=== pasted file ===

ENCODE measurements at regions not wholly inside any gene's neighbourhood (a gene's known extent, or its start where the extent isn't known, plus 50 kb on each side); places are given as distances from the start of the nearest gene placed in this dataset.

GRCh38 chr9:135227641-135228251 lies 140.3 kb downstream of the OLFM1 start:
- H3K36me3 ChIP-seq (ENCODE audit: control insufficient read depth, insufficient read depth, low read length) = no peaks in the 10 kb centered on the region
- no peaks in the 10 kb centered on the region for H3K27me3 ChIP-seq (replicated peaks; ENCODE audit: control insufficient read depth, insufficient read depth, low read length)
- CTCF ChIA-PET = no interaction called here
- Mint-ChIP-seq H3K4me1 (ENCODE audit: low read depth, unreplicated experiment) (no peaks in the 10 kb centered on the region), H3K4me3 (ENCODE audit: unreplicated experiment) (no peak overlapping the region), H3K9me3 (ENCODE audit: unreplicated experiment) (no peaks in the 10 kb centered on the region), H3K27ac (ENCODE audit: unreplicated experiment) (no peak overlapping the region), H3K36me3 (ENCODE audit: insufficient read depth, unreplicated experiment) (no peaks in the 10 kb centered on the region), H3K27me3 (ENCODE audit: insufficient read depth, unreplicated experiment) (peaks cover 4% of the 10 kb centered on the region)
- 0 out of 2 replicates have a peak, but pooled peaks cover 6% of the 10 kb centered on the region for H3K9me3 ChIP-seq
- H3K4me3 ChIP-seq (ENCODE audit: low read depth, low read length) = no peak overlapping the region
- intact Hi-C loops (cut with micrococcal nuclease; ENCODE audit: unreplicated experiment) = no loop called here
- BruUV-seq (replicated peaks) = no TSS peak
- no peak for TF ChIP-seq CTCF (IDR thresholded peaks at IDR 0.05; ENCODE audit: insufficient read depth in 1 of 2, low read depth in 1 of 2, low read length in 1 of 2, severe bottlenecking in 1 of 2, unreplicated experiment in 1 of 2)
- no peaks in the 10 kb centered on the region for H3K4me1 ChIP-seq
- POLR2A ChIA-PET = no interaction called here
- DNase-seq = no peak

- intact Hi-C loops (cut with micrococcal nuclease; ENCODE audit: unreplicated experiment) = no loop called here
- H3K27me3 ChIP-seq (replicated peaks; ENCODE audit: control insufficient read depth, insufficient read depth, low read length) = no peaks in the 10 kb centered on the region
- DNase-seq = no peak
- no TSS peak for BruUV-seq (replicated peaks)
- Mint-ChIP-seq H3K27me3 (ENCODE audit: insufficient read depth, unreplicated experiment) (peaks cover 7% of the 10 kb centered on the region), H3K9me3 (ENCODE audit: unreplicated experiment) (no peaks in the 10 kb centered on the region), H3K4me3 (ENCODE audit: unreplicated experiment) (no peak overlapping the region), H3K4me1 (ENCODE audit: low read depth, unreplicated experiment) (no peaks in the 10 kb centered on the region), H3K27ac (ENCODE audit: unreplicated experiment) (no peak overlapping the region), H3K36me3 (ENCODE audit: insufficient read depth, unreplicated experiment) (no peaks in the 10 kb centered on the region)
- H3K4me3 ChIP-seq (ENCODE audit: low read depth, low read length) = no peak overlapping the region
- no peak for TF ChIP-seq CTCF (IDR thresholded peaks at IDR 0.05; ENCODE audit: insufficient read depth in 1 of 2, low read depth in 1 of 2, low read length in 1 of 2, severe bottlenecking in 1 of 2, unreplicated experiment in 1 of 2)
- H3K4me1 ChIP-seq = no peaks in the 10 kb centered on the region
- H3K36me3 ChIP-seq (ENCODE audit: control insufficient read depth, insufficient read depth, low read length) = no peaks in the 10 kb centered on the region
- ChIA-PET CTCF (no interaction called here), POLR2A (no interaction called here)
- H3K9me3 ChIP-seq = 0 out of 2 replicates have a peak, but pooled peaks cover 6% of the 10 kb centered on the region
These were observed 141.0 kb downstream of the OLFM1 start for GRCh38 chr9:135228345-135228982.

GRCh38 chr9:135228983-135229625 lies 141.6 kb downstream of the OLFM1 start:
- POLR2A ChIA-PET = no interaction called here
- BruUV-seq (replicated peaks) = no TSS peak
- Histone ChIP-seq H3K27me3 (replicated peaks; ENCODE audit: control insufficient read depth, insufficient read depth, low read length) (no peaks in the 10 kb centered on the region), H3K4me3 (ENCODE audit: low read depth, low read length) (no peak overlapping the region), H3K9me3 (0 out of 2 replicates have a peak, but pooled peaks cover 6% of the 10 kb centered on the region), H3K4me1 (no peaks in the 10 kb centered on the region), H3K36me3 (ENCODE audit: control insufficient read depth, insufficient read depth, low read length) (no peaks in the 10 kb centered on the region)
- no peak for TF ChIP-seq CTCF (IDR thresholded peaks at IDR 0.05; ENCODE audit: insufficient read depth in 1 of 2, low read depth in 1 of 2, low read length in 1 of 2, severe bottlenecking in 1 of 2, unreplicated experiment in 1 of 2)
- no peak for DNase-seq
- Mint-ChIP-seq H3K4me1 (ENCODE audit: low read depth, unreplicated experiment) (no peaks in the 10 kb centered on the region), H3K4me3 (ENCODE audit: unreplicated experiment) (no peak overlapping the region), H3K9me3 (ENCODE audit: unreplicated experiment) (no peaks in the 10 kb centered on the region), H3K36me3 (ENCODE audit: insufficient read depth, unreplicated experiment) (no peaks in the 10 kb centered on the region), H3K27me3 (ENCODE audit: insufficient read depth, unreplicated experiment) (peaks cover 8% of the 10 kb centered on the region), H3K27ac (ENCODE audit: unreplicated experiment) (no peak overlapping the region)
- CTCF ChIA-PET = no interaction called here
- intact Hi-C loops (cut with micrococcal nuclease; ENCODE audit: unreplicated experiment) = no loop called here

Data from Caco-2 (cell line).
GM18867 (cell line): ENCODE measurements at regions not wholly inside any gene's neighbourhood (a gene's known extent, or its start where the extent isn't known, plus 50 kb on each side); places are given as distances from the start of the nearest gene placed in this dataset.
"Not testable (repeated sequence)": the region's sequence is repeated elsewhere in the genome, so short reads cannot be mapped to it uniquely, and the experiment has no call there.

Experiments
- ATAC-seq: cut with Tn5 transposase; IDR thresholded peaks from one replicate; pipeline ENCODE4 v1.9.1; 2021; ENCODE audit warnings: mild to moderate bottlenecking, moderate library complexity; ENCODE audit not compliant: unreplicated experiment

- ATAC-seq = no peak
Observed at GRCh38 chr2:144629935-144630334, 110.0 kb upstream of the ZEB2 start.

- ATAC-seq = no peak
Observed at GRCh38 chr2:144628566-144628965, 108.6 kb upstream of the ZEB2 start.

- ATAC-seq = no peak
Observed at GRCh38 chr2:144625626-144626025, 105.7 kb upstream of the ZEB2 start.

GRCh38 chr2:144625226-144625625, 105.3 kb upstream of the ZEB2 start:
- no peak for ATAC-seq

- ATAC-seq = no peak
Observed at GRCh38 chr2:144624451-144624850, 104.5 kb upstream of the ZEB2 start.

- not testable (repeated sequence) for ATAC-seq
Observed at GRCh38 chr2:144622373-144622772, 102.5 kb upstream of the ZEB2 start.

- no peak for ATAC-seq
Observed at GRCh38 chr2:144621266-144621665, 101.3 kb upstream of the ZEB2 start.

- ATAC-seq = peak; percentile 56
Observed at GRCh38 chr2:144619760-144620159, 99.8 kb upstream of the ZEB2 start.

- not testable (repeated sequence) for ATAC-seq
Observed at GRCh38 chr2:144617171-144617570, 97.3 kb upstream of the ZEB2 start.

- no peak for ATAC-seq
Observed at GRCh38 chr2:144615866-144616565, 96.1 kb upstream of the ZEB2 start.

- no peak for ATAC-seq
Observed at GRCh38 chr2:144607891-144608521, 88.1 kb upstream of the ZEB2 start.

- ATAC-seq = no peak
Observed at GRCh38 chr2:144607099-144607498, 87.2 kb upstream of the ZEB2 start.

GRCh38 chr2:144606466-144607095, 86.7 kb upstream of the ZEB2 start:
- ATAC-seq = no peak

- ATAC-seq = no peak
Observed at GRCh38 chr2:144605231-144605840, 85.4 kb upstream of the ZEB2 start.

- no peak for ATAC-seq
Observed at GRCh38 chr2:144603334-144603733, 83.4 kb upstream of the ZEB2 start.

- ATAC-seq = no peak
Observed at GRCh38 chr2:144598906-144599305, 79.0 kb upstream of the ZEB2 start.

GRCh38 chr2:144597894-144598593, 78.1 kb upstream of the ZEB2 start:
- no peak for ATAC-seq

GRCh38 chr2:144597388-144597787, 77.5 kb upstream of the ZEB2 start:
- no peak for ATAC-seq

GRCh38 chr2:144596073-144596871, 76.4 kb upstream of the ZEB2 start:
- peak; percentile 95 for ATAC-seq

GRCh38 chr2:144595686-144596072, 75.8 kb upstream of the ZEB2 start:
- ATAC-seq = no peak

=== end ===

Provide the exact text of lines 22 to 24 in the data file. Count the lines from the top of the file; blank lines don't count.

- H3K4me1 ChIP-seq = no peaks in the 10 kb centered on the region
- H3K36me3 ChIP-seq (ENCODE audit: control insufficient read depth, insufficient read depth, low read length) = no peaks in the 10 kb centered on the region
- ChIA-PET CTCF (no interaction called here), POLR2A (no interaction called here)